Audio Recording of Dr. Martin Luther King, Jr.’s “Give Us the Ballot” Address at the Prayer Pilgrimage for Freedom.

Dr. Martin Luther King, Jr. was an indefatigable fighter for voting rights. A great way to honor his legacy would be for the General Assembly to overturn Gov. Larry Hogan’s veto of a bill that would restore voting rights to ex-felons.

The bill would restore the voting rights of 40,000 people. Its lead sponsors are Del. Cory McCray in the House and Sen. Joan Carter Conway in the Senate. The House of Delegates website says that it adopted a motion by Del. Anne Kaiser to special order the bill for an override vote on January 20th. Turning this bill into law would be a great start to the legislative session.

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Ending Felon Disfranchisement

Freshman Del. Cory McCray (D-45) and Sen. Joan Carter Conway (D-43), the Chair of the Senate Education, Health and Environmental Affairs Committee are sponsoring a bill (HB 980/SB  340) to restore the voting rights of former felons:

The bill would remove the obstacles that are in the way of an estimated 40,000 ex-offenders in Maryland who want to vote.

Current law in Maryland prohibits individuals with a felony conviction from voting until after they have finished parole, probation and paid restitution. Advocates say many of the former felons who are eligible to vote are uncertain of their voting status. They fear of being accused of voter fraud and being arrested again.

[Sen. Joan Carter] Conway described the current law as a form a voter suppression.

“The criteria doesn’t make sense,” Conway said. “The debt has been paid.”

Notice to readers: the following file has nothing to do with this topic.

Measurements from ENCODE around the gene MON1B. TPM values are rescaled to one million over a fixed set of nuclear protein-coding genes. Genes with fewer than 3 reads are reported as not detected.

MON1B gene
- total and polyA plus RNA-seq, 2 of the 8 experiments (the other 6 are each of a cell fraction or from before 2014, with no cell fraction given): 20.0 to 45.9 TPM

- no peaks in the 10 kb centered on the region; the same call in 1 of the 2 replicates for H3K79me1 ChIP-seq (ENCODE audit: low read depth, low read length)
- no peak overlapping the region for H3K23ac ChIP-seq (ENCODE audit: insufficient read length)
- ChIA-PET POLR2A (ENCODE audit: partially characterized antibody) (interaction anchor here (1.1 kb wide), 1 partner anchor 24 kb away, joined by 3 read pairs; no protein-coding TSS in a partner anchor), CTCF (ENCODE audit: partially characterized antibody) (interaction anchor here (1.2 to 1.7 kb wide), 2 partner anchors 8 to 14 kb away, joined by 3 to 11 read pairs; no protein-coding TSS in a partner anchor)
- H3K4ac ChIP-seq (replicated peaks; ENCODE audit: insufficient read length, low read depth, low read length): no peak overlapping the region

A Good and Right Idea

The General Assembly should pass this legislation for a variety of reasons. First, we should make it easier for people who have the legal right to vote to participate–not placing barriers in their path, including fear of running afoul of the law.

Some may not like that former criminals get to vote. But we are all citizens of this country. Once someone has paid their debt to society, their citizenship rights, including rights, should be restored as part of their return to the community.

Moreover, the criminal justice system does not always treat similar offenses in the same way. As a result, some people who commit become classified as ex-felons while others do not. There is no reason for this disparity in sentencing–a whole different area for debate–to carry over into the restoration of voting rights.

But Don’t Expect Too Much

Studies show that education is the best predictor of the likelihood to vote. Additionally, people who are more likely to vote include older voters, married voters, and people with a long-established residence.

As a group, former felons are far less likely than other Americans to possess these characteristics. Difficulties in obtaining a job exacerbate problems in gaining a stable housing situation. Barring some very serious organization, former felons will remain much less likely to register or to cast a ballot.

So Republicans who fear that this is a plot by Democrats to get more of “their” voters on the rolls should chill. The impact will likely be small. More importantly, even if every single one voted, no political party worthy of the name should be afraid of citizens participating in our democratic process.